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Entries in Mike Nichols (19)

Thursday
Apr262018

Months of Meryl: Postcards from the Edge (1990)

John and Matthew are watching every single live-action film starring Meryl Streep. 

 

 #17 —Suzanne Vale, a recovering drug addict and B-list actress of royal Hollywood pedigree.

MATTHEWIt has always been impossible to escape the metatextual associations of Carrie Fisher’s Postcards from the Edge, which really means it has always been impossible to escape the shared history of two artists: Fisher and her famous mother, Debbie Reynolds, a relationship that is the very bedrock of Fisher’s 1987 novel and Mike Nichols’ subsequent screen adaptation. To watch the latter now, in a world without Fisher or Reynolds, is an experience of unavoidable and indescribable bittersweetness. It helps, however, that Fisher confronted even the most harrowing episodes of her lifelong addiction with a sly, battle-ready smirk and a tart tongue, which always ensured that she — and she alone — would get the last word. On the screen, Postcards from the Edge remains a salty, joyous, yet tough-minded immersion within the rocky recovery of its Fisher-like heroine, Suzanne Vale, and a prickly heartwarmer that continually confuses our inclinations towards laughter or tears.

This is largely because of Fisher, whose hysterical one-liners are an art form unto themselves. Consider, for a moment, that such gems as “Do you always talk in bumper stickers?” and “Instant gratification takes too long” and “What am I supposed to do, go to a halfway house for wayward SAG actors?” are all spoken within the first 20 minutes of the movie, and there are plenty more where those came from...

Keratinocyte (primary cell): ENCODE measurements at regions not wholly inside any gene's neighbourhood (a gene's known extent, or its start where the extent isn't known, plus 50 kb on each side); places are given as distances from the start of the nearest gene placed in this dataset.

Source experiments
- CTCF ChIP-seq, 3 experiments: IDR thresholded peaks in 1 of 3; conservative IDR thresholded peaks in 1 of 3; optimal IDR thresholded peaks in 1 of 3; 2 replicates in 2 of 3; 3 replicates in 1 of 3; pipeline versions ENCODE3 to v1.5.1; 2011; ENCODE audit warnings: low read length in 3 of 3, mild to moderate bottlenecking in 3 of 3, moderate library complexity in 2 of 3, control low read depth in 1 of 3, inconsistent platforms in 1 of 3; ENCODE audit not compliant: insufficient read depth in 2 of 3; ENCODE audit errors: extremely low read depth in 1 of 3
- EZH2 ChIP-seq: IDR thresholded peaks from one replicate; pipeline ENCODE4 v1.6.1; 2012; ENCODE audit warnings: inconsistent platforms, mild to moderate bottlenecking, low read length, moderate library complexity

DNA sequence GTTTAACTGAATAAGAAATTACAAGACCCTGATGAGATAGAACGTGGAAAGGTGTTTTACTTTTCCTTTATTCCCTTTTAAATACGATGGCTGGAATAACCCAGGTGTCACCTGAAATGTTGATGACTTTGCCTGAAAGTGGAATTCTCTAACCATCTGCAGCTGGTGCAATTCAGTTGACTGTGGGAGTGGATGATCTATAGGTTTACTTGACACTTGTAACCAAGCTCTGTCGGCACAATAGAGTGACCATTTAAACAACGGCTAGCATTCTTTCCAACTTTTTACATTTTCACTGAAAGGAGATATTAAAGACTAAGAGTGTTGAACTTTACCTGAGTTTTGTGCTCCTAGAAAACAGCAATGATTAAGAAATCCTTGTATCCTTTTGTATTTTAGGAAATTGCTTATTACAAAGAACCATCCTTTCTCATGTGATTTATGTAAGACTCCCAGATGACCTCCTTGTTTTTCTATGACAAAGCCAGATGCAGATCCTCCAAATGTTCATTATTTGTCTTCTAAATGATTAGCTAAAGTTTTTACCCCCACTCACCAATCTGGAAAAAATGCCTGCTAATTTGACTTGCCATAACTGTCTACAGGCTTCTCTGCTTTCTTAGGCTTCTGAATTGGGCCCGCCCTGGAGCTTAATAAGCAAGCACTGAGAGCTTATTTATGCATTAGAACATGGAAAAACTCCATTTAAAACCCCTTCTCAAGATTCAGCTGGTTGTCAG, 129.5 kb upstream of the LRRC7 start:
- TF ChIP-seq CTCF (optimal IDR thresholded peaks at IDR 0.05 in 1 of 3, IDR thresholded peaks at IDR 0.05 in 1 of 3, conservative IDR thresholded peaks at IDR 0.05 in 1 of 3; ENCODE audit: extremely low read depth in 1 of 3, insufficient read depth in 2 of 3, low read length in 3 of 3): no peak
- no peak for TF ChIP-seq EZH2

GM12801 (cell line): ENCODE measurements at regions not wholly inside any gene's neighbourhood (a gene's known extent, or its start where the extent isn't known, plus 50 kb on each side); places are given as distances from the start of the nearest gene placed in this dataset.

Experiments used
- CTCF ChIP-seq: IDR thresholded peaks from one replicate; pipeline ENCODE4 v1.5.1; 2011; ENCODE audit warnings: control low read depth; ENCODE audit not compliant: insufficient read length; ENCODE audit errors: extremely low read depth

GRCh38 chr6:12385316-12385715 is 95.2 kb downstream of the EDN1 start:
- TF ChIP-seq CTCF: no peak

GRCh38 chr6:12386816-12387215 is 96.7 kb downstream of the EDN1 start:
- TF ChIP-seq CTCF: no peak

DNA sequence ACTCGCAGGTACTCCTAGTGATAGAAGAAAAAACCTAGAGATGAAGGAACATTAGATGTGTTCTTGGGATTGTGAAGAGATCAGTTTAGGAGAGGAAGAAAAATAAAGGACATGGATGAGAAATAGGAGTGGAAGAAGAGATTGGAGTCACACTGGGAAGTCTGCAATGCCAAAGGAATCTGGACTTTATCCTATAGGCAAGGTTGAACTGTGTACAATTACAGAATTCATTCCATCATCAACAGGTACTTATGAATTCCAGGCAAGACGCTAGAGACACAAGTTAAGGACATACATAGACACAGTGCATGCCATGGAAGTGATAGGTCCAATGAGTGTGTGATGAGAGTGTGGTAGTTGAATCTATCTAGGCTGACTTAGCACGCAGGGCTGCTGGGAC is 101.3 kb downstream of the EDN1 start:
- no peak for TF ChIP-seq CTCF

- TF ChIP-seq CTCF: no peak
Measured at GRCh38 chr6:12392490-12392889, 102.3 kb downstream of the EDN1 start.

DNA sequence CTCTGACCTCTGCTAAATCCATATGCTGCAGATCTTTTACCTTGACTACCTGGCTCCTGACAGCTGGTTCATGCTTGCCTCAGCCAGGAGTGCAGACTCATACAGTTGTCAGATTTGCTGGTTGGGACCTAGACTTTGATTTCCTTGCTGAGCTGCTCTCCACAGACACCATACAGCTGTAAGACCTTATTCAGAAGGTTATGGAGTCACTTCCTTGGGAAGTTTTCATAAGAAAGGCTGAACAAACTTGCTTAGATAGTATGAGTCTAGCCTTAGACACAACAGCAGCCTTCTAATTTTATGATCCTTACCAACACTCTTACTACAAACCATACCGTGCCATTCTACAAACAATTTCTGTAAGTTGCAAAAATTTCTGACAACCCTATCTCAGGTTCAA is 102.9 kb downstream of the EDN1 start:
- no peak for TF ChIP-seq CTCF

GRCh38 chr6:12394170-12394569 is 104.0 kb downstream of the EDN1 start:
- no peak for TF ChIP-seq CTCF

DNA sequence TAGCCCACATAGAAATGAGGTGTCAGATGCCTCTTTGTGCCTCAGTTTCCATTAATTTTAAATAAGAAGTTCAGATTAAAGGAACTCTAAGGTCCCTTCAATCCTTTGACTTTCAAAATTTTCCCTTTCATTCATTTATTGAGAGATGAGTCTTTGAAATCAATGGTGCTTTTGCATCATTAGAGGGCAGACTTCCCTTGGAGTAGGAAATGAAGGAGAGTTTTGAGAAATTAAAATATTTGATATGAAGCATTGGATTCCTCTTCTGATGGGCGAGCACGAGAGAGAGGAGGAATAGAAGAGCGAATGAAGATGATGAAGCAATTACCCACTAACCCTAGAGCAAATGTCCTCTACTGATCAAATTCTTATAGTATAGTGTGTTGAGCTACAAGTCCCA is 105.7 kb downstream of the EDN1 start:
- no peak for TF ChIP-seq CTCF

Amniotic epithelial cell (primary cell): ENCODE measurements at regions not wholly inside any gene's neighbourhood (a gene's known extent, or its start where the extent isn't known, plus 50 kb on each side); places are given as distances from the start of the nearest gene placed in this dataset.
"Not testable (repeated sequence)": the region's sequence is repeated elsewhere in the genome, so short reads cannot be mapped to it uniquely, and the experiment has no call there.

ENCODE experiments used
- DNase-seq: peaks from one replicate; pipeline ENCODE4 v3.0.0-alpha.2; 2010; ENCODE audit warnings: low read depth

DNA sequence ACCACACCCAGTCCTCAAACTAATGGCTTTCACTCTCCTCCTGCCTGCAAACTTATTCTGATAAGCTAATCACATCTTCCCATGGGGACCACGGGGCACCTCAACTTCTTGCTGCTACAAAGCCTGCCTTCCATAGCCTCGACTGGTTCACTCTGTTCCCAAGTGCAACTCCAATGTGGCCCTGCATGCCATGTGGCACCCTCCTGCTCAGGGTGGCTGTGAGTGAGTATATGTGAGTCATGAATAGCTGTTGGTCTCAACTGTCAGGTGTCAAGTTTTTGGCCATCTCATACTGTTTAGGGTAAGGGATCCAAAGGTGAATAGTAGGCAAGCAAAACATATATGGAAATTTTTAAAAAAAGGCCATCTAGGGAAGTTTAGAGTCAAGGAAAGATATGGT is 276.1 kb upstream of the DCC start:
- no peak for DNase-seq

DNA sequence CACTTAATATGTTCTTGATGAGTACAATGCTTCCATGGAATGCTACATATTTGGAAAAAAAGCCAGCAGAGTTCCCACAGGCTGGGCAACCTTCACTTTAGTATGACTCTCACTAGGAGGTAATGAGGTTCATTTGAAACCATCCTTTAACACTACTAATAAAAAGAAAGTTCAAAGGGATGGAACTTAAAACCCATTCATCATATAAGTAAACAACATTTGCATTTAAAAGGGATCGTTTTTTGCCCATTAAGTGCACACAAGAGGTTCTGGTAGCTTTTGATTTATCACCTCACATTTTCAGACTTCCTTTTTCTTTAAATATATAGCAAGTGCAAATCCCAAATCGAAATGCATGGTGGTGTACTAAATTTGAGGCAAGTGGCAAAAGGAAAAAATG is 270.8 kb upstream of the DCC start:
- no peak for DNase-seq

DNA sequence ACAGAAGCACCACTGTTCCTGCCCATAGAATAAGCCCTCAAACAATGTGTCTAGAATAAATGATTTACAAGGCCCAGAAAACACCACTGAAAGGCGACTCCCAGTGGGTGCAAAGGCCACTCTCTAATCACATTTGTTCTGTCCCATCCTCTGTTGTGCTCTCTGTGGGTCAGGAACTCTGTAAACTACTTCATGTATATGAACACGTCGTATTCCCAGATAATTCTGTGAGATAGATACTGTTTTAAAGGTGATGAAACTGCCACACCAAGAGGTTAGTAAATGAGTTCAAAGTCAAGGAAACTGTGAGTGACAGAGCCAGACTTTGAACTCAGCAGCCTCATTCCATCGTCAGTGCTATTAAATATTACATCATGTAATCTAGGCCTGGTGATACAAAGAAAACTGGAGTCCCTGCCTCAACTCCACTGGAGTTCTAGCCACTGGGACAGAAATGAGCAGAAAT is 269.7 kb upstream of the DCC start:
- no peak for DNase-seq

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Thursday
Mar292018

Months of Meryl: Heartburn (1986)

John and Matthew are watching every single live-action film starring Meryl Streep. 

 

#13 — Rachel Samstad, a New York food writer who is seduced and betrayed by a tomcat D.C. columnist.

MATTHEW: The celebrated run of 80s-era films that cemented Meryl Streep as a master among screen actors is so overwhelmingly remembered for its cadre of self-sacrificing period heroines that it was only inevitable that Streep’s two comedic outings would recede into the background. Based on its critical reception alone, Streep’s 1989 Roseanne Barr match-up She-Devil, which we’ll get around to discussing soon, may very well deserve to be remembered as a curious career outlier — that is, if it deserves to be remembered at all. But what about Heartburn, the all-around more prestigious comic vehicle? The project marked Streep’s first reunion with her Silkwood director Mike Nichols and that film’s co-writer Nora Ephron, from whose thinly-veiled best-seller the film was adapted...

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Wednesday
Feb282018

Months of Meryl: Silkwood (1983)

John and Matthew are watching every single live-action film starring Meryl Streep. 


#9 — Karen Silkwood, a real-life chemical technician turned labor union activist and whistleblower.

“Karen Silkwood has come to stand for so many things to so many people that I had to start all over again in trying to play her as a person, not a symbol. I really don't think we can know much about people after they're not there to tell us. All their real, real secrets die with them. At the end of this whole experience of making this movie, I thought about those minutes before Karen's car went off the road, and I missed her.”